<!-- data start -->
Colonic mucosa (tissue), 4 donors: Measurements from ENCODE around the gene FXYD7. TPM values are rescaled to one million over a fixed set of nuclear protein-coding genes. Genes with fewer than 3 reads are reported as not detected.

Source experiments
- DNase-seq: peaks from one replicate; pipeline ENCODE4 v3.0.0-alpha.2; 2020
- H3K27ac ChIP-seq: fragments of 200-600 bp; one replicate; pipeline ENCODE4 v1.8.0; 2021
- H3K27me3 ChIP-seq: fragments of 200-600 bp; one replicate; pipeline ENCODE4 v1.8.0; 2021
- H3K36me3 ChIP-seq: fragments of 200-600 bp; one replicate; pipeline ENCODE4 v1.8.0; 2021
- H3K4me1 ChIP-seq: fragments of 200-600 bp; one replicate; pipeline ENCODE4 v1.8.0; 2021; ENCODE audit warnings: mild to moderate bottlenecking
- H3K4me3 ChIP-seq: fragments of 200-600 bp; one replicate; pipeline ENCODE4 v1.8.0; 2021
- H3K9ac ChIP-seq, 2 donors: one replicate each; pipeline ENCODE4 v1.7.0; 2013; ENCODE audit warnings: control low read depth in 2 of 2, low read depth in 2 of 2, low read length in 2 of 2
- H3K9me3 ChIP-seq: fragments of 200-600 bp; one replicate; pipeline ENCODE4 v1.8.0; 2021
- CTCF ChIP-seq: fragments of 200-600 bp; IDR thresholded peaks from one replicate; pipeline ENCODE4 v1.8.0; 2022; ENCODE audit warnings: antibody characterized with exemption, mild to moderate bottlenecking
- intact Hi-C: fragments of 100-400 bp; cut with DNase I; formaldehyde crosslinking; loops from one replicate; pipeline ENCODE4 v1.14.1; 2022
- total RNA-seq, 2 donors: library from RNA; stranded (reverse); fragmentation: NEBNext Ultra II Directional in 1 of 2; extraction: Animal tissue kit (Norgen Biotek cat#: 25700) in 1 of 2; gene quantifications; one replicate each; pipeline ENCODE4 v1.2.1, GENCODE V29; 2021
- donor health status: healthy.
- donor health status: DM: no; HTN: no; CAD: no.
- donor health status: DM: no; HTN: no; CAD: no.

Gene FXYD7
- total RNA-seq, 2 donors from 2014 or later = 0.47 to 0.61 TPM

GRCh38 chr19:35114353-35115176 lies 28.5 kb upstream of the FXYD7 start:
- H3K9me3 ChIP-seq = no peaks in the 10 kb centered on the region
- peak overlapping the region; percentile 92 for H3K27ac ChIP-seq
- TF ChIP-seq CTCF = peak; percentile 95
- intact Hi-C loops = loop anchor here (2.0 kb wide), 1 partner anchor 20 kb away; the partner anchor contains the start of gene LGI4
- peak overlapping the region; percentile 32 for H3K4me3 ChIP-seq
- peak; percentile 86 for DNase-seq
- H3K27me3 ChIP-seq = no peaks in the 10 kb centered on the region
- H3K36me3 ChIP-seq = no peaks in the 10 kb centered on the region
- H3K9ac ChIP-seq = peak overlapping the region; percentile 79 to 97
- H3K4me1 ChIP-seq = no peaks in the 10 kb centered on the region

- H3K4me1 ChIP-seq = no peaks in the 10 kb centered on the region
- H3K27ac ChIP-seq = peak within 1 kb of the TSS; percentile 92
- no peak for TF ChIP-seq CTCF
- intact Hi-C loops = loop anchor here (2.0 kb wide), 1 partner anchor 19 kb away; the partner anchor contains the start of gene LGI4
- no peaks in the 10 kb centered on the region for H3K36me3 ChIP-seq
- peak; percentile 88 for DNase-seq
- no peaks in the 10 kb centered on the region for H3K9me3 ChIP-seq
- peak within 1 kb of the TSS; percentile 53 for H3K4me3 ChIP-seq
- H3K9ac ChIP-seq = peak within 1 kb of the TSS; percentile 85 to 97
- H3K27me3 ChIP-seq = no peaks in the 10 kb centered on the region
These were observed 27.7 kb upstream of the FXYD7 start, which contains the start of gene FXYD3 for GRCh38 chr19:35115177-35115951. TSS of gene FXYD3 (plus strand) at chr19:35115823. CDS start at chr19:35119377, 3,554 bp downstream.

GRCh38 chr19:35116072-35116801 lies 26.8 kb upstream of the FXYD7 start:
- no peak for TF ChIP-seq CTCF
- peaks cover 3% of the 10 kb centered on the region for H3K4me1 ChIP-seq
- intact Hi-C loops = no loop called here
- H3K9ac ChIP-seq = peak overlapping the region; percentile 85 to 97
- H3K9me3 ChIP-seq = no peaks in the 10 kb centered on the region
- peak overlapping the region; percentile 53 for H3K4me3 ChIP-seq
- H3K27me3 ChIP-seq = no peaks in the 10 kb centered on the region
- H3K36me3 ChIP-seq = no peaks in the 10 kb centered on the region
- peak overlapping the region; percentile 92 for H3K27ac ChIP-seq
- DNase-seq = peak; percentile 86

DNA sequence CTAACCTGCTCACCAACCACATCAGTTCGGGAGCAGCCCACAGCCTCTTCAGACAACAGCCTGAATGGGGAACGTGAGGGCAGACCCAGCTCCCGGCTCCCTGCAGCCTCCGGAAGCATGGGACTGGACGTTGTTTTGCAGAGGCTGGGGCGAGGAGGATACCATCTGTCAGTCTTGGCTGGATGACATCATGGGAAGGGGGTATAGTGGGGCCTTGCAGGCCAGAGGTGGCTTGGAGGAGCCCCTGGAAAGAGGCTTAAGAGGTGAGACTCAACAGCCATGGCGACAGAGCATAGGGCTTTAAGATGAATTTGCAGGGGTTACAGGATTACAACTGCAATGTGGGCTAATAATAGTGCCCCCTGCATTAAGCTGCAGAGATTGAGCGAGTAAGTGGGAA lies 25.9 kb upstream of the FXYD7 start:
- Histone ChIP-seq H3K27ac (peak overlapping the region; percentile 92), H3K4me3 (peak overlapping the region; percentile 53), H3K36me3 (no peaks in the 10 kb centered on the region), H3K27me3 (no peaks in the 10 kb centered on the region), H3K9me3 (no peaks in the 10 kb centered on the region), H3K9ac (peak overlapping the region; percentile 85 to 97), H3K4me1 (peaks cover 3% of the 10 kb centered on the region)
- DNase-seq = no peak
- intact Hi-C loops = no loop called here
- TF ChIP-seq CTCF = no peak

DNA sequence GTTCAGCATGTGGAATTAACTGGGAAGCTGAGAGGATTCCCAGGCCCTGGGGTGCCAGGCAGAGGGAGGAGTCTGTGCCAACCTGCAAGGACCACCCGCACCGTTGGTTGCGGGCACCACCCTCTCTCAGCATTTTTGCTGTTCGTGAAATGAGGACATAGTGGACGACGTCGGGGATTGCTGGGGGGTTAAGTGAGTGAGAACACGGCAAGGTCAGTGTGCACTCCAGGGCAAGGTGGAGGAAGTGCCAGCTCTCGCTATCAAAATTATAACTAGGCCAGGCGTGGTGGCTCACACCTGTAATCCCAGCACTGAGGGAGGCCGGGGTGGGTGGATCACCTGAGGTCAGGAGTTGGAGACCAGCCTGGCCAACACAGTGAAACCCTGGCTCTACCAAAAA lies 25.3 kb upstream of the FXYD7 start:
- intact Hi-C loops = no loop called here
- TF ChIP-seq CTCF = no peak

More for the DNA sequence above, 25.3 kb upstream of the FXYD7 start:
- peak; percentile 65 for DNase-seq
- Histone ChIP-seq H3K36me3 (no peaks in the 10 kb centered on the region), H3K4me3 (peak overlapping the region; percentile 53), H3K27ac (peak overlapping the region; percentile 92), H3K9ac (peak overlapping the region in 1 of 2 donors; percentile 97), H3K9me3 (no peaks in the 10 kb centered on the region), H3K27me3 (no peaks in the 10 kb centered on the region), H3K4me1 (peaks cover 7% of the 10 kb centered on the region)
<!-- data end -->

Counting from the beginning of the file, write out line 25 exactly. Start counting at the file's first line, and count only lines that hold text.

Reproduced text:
- peak; percentile 86 for DNase-seq